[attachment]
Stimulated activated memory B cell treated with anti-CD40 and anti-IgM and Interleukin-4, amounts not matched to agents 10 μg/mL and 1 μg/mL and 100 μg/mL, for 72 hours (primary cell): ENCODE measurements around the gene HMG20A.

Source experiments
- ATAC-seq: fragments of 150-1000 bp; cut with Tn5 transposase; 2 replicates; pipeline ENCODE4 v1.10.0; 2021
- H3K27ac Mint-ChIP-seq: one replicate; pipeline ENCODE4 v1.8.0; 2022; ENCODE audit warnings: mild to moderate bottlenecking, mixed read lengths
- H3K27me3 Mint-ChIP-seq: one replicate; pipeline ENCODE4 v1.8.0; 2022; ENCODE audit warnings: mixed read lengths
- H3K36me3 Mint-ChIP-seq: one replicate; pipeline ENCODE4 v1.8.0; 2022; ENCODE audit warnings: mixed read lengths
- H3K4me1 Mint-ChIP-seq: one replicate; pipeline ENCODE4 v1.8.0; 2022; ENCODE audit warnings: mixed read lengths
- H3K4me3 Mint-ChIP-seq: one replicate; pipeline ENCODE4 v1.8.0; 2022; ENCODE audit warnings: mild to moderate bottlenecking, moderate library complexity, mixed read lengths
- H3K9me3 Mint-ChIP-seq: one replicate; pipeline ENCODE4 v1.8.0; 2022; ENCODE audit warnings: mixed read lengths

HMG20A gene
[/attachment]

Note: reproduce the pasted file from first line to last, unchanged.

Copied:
Stimulated activated memory B cell treated with anti-CD40 and anti-IgM and Interleukin-4, amounts not matched to agents 10 μg/mL and 1 μg/mL and 100 μg/mL, for 72 hours (primary cell): ENCODE measurements around the gene HMG20A.

Source experiments
- ATAC-seq: fragments of 150-1000 bp; cut with Tn5 transposase; 2 replicates; pipeline ENCODE4 v1.10.0; 2021
- H3K27ac Mint-ChIP-seq: one replicate; pipeline ENCODE4 v1.8.0; 2022; ENCODE audit warnings: mild to moderate bottlenecking, mixed read lengths
- H3K27me3 Mint-ChIP-seq: one replicate; pipeline ENCODE4 v1.8.0; 2022; ENCODE audit warnings: mixed read lengths
- H3K36me3 Mint-ChIP-seq: one replicate; pipeline ENCODE4 v1.8.0; 2022; ENCODE audit warnings: mixed read lengths
- H3K4me1 Mint-ChIP-seq: one replicate; pipeline ENCODE4 v1.8.0; 2022; ENCODE audit warnings: mixed read lengths
- H3K4me3 Mint-ChIP-seq: one replicate; pipeline ENCODE4 v1.8.0; 2022; ENCODE audit warnings: mild to moderate bottlenecking, moderate library complexity, mixed read lengths
- H3K9me3 Mint-ChIP-seq: one replicate; pipeline ENCODE4 v1.8.0; 2022; ENCODE audit warnings: mixed read lengths

HMG20A gene